This book may appeal to people that are close to the line but don’t consider themselves in debt. The principles of Debtor’s Anonymous are also included in this book therefore I suggest you buy one or the other, but not both.
Clients referred to this book said they found this book also practical and inspirational.
Thomas J. Stanley, William D. Danko, 2003
An excellent book based on 20 years of research. Stanley and Danko interview real life millionaires. There are no pop stars or athletes in this book, but plenty of wall-board manufacturers–particularly ones who take cheap, infrequent vacations! Stanley and Danko mercilessly show how wealth takes sacrifice, discipline, and hard work at a job you love, qualities that are positively discouraged by our high-consumption society. “You aren’t what you drive,” admonish the authors.
If you have make lots of money, but don’t see your net worth building, this is a good book to read NOW. I recommend all Professionals read this book so they can stop thinking they have to keep up with the Jones. Remember what you don’t see is the Jones “Line of Credit” statements. As an accountant, I’ve seen them….wealthy on the outside, just making their debt payments on the inside.
Jack Canfield and Mark Victor Hansen
By the best selling authors of Chicken Soup for the Soul, this is a book that will help you learn what you want and how to ask for it.
They address the five reasons why we don’t ask for what we want: ignorance, limiting beliefs, fear, low self-esteem, and pride. This book can help you discover how, who, and what to ask for to increase your enjoyment with life.
One of the exercises that intrigued me was to make a list of 101 wishes.
Sarah Ban Breathnach
A collection of daily essays that reflect from a woman’s perspective (although it will also offer insight to my male readers) acceptance of what is so in life. If you would like more serenity, authenticity, and pleasure in your life consider reading an essay a day from this book.
Simple Abundance was of value and proved insightful when I shifted from practicing accounting to coaching.
The book is probably best known for Sarah’s suggestion to create a Gratitude Journal – everyday write down five things you are grateful for. Try it.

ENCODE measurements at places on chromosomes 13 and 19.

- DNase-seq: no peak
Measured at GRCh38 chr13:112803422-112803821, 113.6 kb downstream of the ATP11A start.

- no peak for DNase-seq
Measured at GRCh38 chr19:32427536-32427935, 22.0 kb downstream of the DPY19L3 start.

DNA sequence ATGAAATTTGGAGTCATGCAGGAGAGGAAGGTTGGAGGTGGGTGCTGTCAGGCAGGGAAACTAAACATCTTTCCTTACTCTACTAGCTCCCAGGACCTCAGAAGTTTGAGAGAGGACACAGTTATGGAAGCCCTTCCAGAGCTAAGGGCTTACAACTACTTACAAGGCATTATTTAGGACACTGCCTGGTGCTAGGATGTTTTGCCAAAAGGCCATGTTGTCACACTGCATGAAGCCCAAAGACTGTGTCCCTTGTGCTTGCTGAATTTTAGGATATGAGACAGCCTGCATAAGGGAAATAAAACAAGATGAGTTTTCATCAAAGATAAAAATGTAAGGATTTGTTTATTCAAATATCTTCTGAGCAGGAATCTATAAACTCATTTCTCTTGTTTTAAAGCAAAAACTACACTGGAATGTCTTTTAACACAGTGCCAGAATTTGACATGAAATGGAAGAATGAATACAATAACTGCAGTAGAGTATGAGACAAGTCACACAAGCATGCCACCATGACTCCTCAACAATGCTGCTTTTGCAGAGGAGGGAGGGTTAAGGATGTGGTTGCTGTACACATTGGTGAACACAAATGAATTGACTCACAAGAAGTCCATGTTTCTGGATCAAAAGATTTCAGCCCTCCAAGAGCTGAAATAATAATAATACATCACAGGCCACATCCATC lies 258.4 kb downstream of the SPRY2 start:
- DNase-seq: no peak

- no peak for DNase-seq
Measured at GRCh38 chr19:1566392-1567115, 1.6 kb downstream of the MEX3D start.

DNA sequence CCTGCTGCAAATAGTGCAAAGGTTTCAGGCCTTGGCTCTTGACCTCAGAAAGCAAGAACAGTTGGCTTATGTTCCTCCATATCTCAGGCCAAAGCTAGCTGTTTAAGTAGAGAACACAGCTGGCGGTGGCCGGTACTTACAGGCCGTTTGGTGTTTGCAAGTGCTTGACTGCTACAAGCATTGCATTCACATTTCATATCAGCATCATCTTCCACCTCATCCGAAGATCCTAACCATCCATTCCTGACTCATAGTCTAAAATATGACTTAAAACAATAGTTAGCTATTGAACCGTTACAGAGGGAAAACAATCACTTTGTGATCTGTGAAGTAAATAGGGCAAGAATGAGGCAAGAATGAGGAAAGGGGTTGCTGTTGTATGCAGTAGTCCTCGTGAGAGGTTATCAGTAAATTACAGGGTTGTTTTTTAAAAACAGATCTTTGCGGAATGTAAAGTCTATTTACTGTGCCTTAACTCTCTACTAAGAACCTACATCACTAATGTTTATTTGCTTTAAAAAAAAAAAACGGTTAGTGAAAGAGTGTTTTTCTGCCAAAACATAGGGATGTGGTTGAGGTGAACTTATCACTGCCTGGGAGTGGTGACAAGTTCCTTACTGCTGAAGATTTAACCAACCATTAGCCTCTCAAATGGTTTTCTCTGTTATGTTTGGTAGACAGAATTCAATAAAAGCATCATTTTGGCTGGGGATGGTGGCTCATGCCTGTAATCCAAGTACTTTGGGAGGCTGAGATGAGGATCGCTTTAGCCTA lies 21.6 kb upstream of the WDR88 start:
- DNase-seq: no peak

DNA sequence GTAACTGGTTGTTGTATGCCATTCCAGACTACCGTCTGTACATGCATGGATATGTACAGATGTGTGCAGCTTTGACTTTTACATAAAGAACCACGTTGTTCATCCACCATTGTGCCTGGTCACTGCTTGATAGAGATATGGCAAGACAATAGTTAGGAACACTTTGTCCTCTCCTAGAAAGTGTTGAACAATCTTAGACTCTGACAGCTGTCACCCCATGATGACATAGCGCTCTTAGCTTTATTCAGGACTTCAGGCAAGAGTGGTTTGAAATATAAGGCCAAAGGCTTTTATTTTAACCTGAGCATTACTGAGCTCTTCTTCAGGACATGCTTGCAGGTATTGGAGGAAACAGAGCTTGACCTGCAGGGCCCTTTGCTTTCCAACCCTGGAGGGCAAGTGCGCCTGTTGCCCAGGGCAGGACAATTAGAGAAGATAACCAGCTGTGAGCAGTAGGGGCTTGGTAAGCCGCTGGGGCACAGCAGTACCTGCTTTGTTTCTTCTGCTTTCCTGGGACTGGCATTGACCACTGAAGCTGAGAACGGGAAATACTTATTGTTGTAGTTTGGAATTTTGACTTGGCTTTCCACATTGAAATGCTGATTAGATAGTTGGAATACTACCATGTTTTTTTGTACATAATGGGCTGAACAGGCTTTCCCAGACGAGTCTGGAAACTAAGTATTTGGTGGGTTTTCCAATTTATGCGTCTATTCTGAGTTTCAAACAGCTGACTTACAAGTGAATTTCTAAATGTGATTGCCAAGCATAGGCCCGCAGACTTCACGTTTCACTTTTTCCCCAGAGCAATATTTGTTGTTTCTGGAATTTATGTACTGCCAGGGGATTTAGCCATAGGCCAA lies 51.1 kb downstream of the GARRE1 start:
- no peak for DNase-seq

Contains advice that stands the test of time. The book was written in the 30’s and books written since contain many of Hill’s personal development ideas. Based on the success of great leaders of his time he shares secrets that helped them rise to the top. “Whatever the mind of man can conceive and believe it can achieve.”
Hill believed very strongly in the power of our thoughts along with action to achieve what we want in life.
Please note that there is unfortunately very little written specifically for Accountants. I have read all the books below and can say that even though they are written for Lawyers, Accountants would find much of the information relevant to them. Books not relevant to accountants are marked with a *.
Steven Keeva, 1999
Steven Keeva is an inspirational book for lawyers. Keeva describes lawyers that have created practices that are true to their values and result in fulfillment and contentment in their practices.
Women Rainmakers’ 101+ Best Marketing Tips
Edited by Theda C. Snyder
A highly recommended easy to get through book; it’s chock full of ideas, where anyone can find tips relevant to their unique needs and goals. The tips provided work, they’re practical. It’s easy to read or skim, with strategies for marketing, your image, networking, PR, communications, writing, speaking, and pitching. Order from the ABA Service Center: 800-285-2221 American Bar Association Section of Law Practice Management, 1994
Marketing and Legal Ethics: The Boundaries of Promoting Legal Services
William E. Hornsby Law Practice Management Section American Bar Association, Third Edition, 2000.
Benjamin Sells, Element, 1994
George Kaufman, American Bar Association, 1999
Paul Dunn, Ronald J. Baker, 2003
This book deal with the reality that the professional service accounting firm is being threatened by a variety of factors: new technology, intense competition, consolidation and the erosion of public trust, just to name a few. At the same time, most experts agree that morale in the financial services industry is at an all-time low…. professional don’t like their job and don’t like working under the god of the billable hour.
Dunn and Baker offer relief, promise and hope, but only if your willing to shift you paradigm. The cornerstone of their program is conducting successful transitions to new services that customer’s value, treating functions such as consulting as extensions, not alternative to traditional services.
In addition proven strategies for pricing in accordance with value and develop leading Key Performance Indicators that measure success the same way customers do. This book is useful for anyone in the service business.